A Review of Megan by Scott D. Southard


Review of Megan by Scott D. Southard

Thanks to author Scott D. Southard for giving us a copy of his book Megan for us to read and review!

The Good:

I love the format of this book.  I’m sure most of us—as children or even now as adults—have made up worlds within our imaginations and spent hours daydreaming or play acting what occurs in our imaginary worlds.  Our protagonist, Megan, is stuck in a boring job, with coworkers she barely coexists with, with a boss she hates, and nothing interesting or exciting happening in her life.  She escapes this monotony and the dreary reality of her life by imagining the world of Prosperity.  Prosperity is a world where mothers die in order to give birth to children so that every life is of utmost value.  It is a world in which there is little violence and few problems.  Megan is a princess on Prosperity, and her best friend from kindergarten, Hope, is a princess on the sun and is coming to visit her, as is the real Hope in the real world.   Something devastating happens in Megan’s life, and she struggles to against her coworkers and her boss’s behavior towards her, and this struggle plays out in Prosperity as Megan tries to escape reality.

Megan is a very relatable character; most people have probably felt at times in their life like they are going nowhere, that they are stuck in a job that pays the bills, that people talk about the same boring and pointless things day in and day out, and that everyone is just coasting through a life with little meaning.   Her friend Hope has, however, broken with convention by quitting her job and is using her time to explore the world.  Megan cannot understand this philosophy as she doesn’t understand how Hope lives without the money and security provided by a job, yet she silently envies Hope her freedom, happiness and escape from her idea of corporate servitude.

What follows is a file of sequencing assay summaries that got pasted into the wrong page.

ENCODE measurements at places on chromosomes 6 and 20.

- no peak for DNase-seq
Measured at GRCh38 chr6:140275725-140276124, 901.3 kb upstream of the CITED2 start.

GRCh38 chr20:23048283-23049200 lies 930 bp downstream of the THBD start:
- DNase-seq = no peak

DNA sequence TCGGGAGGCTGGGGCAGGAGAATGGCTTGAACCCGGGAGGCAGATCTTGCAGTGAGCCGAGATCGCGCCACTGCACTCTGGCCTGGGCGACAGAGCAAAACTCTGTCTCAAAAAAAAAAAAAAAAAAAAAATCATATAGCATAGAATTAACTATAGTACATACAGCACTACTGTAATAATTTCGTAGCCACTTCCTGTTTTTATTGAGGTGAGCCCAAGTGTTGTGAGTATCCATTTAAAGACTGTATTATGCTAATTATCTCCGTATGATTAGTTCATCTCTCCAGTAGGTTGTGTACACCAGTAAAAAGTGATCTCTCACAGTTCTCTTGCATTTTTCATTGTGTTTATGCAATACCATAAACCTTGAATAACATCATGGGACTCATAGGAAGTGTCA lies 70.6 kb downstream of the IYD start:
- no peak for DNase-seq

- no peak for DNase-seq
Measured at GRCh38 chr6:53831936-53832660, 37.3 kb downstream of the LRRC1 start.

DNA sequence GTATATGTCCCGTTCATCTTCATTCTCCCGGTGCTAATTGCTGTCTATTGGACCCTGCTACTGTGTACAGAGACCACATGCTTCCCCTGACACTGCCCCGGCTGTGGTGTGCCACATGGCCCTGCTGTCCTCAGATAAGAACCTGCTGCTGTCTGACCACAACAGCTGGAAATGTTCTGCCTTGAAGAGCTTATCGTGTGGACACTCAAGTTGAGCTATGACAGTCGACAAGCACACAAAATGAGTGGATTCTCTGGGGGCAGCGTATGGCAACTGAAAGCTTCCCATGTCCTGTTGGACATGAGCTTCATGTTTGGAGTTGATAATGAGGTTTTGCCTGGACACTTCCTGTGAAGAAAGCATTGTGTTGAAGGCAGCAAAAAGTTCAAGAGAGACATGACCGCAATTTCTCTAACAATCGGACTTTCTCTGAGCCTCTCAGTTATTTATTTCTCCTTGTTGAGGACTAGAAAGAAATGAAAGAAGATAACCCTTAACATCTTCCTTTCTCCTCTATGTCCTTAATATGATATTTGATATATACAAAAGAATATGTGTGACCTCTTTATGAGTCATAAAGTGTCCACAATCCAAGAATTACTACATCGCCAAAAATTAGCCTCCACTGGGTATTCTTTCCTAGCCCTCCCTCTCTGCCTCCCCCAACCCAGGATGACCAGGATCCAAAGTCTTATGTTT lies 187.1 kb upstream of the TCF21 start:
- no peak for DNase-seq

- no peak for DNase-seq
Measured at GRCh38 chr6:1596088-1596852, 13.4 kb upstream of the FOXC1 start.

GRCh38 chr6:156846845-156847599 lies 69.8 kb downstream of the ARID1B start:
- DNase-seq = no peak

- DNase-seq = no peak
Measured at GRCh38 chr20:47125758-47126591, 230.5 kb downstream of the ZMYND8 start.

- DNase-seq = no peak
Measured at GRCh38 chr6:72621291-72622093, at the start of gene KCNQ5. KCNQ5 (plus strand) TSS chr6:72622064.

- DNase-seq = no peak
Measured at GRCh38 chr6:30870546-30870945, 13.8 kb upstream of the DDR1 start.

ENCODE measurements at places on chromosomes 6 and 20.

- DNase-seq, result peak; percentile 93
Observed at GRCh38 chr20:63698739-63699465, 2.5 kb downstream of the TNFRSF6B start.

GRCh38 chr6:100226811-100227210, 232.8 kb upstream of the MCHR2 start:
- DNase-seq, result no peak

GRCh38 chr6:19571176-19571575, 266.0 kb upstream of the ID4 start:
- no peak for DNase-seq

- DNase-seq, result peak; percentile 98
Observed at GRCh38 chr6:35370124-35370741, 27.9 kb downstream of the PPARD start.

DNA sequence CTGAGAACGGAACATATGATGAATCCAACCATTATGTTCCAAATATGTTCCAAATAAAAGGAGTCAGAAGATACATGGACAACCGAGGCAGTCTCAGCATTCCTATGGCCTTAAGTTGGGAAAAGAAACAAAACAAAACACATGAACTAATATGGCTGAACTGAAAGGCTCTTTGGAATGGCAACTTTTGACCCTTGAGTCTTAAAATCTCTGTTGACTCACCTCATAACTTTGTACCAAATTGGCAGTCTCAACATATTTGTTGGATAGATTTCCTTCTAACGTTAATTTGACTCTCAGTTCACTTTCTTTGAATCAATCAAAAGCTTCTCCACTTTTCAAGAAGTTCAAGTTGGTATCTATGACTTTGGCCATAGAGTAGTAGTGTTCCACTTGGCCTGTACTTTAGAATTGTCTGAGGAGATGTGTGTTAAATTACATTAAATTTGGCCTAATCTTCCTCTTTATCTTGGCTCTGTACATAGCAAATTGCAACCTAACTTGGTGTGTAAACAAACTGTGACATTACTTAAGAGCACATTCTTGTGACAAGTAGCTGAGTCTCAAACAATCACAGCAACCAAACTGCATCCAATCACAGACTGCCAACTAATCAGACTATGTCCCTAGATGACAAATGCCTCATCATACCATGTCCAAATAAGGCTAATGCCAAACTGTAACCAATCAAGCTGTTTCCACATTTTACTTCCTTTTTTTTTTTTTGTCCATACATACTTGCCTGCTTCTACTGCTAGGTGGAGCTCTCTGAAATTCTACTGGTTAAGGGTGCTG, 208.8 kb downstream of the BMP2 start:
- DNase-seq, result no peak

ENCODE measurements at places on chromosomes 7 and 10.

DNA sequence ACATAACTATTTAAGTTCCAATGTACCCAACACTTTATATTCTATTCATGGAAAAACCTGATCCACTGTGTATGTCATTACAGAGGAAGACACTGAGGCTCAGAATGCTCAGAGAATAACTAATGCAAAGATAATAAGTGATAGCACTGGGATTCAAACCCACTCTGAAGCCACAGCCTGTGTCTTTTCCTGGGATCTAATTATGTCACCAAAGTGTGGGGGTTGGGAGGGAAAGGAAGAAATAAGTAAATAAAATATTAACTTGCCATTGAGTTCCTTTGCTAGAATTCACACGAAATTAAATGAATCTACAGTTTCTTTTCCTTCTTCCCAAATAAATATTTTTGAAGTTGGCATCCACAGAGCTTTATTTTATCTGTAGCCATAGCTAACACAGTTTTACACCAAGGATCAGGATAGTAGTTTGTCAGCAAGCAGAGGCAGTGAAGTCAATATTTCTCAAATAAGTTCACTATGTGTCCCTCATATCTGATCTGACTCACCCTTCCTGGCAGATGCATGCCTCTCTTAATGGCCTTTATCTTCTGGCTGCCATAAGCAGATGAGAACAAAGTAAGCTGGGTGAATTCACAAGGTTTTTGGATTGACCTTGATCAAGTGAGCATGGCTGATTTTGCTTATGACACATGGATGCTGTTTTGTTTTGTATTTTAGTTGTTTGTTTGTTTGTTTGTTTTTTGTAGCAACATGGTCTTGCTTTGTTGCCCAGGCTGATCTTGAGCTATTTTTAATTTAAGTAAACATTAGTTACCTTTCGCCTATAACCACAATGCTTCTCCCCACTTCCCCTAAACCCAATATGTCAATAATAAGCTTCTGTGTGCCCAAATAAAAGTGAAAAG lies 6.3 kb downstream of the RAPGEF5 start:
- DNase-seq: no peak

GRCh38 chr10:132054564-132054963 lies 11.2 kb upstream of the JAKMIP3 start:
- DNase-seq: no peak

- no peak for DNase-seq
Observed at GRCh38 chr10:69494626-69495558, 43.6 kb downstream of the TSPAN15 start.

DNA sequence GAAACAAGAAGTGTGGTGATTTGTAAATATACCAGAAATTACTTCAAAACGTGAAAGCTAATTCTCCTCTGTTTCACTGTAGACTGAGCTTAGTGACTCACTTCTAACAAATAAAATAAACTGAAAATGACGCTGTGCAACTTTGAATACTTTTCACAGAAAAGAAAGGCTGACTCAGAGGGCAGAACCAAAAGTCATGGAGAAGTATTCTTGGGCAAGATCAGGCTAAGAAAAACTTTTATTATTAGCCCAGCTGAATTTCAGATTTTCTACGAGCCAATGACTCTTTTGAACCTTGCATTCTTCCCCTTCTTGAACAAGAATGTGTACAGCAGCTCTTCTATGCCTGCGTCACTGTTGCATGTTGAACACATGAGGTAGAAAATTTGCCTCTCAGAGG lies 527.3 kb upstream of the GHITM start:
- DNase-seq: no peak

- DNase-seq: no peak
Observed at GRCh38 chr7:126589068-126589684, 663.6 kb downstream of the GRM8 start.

Megan’s other personality, Princess Megan, leads a meaningful and happy life in Prosperity.  Prosperity is what I imagine many people’s daydream worlds might be like.  Prosperity has wizards and swords, magic and dragons, fauns and trolls.  Lately, however, there has been a string of violence and problems in the city, and Princess Megan secretly becomes a kind of superhero nicknamed “The Great Defender.”  There is also a young man (who is a left-shoe maker) that she likes.  I think it is interesting how this daydream fantasy includes a best friend, a hidden identity, a meeting with a man she knew as a boy and then falling for him, as well as a chance to save the world—all of these are kind of cliché things to happen in a daydream, yet they make a statement about the world at large—the lack of unique people in the world, how many people yearn to make a difference and do something different yet they never actually do anything about it.

The Bad:

While it may be part of using the daydreams, I thought at times that the plot and flow of the story while in Prosperity was awkward and a little out of joint.  Daydreams can be like that, however, so maybe that was just a device to make it seem more real.

I also disliked the general overall theme that business and corporations are big, bad, controlling and don’t care about their employees.  We live in an age when employee perks are actually very good.  There are paid sick days, vacation, work at home opportunities, flexible work hours, etc.  I know not every business gives access to these kinds of things, but very rarely do I think any business would prevent someone from taking a day off to attend something very important.  (I don’t want to give the plot away!)  I also found it very depressing the way the author portrays people and generalizes that everyone who works an office job feels that way—caught in an endless routine like a piece of clockwork.  Many people have fulfilling jobs and lives, and that is kind of ignored in this novel.

The Verdict:


If you enjoy non-traditional fantasy, or a mix between fantasy and non-magical fiction you will enjoy this book.  Relating to the character is a big plus as the book takes an ordinary person and their daydreams in a magical land and makes them into a hero, which I’m sure is the object of many daydreams.

Don’t Read:

If you don’t like reading depressing novels, this book may not be for you.  It does have a happy ending, but that ending is not really described or told in detail.  The time spent in Prosperity, however, is normally fairly upbeat and not depressing.

I had a great time reading and reviewing Megan.  Thanks for reading!

Written by Heidi V

Heidi is a co-creator and writer at Definitely Not for the Birds (DNFB). She is an avid reader, a die-hard Badger fan, and knows from experience that a good hike can solve almost any ailment. Follow Heidi @heidi_5 and DNFB @not4birds.